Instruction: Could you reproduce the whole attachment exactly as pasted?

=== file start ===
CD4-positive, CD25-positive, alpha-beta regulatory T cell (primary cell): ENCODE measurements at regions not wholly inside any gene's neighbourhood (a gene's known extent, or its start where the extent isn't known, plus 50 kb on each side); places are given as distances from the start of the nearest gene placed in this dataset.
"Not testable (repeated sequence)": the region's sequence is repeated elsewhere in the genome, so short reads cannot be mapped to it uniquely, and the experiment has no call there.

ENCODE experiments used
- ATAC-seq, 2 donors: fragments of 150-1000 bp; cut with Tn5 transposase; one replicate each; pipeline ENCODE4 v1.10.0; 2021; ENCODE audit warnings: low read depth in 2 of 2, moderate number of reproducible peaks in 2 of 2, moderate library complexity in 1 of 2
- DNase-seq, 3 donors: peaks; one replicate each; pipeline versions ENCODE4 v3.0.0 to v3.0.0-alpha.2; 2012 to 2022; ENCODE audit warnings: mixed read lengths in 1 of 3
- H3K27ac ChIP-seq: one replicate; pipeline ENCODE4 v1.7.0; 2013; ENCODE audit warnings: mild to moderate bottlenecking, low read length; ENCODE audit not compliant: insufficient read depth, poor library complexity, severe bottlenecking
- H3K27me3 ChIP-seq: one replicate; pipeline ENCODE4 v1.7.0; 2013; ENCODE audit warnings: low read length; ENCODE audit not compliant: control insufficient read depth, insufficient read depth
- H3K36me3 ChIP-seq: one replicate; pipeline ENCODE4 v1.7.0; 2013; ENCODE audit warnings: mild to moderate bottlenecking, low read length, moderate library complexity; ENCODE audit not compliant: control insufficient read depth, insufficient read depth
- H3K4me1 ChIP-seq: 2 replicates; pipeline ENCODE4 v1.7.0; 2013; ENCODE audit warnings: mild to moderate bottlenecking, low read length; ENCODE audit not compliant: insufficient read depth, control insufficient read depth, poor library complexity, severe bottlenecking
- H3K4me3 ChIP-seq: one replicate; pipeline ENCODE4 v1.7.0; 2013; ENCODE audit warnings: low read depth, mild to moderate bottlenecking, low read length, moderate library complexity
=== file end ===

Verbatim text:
CD4-positive, CD25-positive, alpha-beta regulatory T cell (primary cell): ENCODE measurements at regions not wholly inside any gene's neighbourhood (a gene's known extent, or its start where the extent isn't known, plus 50 kb on each side); places are given as distances from the start of the nearest gene placed in this dataset.
"Not testable (repeated sequence)": the region's sequence is repeated elsewhere in the genome, so short reads cannot be mapped to it uniquely, and the experiment has no call there.

ENCODE experiments used
- ATAC-seq, 2 donors: fragments of 150-1000 bp; cut with Tn5 transposase; one replicate each; pipeline ENCODE4 v1.10.0; 2021; ENCODE audit warnings: low read depth in 2 of 2, moderate number of reproducible peaks in 2 of 2, moderate library complexity in 1 of 2
- DNase-seq, 3 donors: peaks; one replicate each; pipeline versions ENCODE4 v3.0.0 to v3.0.0-alpha.2; 2012 to 2022; ENCODE audit warnings: mixed read lengths in 1 of 3
- H3K27ac ChIP-seq: one replicate; pipeline ENCODE4 v1.7.0; 2013; ENCODE audit warnings: mild to moderate bottlenecking, low read length; ENCODE audit not compliant: insufficient read depth, poor library complexity, severe bottlenecking
- H3K27me3 ChIP-seq: one replicate; pipeline ENCODE4 v1.7.0; 2013; ENCODE audit warnings: low read length; ENCODE audit not compliant: control insufficient read depth, insufficient read depth
- H3K36me3 ChIP-seq: one replicate; pipeline ENCODE4 v1.7.0; 2013; ENCODE audit warnings: mild to moderate bottlenecking, low read length, moderate library complexity; ENCODE audit not compliant: control insufficient read depth, insufficient read depth
- H3K4me1 ChIP-seq: 2 replicates; pipeline ENCODE4 v1.7.0; 2013; ENCODE audit warnings: mild to moderate bottlenecking, low read length; ENCODE audit not compliant: insufficient read depth, control insufficient read depth, poor library complexity, severe bottlenecking
- H3K4me3 ChIP-seq: one replicate; pipeline ENCODE4 v1.7.0; 2013; ENCODE audit warnings: low read depth, mild to moderate bottlenecking, low read length, moderate library complexity